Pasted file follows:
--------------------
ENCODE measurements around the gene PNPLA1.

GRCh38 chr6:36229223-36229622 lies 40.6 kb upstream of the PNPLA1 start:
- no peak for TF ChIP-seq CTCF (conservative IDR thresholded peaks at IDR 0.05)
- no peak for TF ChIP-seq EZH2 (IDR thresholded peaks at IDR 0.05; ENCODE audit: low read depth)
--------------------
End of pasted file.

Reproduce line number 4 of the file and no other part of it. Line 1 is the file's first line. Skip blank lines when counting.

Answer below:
- no peak for TF ChIP-seq EZH2 (IDR thresholded peaks at IDR 0.05; ENCODE audit: low read depth)